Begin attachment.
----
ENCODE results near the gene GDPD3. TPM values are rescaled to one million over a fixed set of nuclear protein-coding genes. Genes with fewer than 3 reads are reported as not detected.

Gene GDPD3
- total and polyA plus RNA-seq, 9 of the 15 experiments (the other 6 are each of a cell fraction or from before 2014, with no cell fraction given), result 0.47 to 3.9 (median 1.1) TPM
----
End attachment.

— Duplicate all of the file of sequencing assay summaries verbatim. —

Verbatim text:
ENCODE results near the gene GDPD3. TPM values are rescaled to one million over a fixed set of nuclear protein-coding genes. Genes with fewer than 3 reads are reported as not detected.

Gene GDPD3
- total and polyA plus RNA-seq, 9 of the 15 experiments (the other 6 are each of a cell fraction or from before 2014, with no cell fraction given), result 0.47 to 3.9 (median 1.1) TPM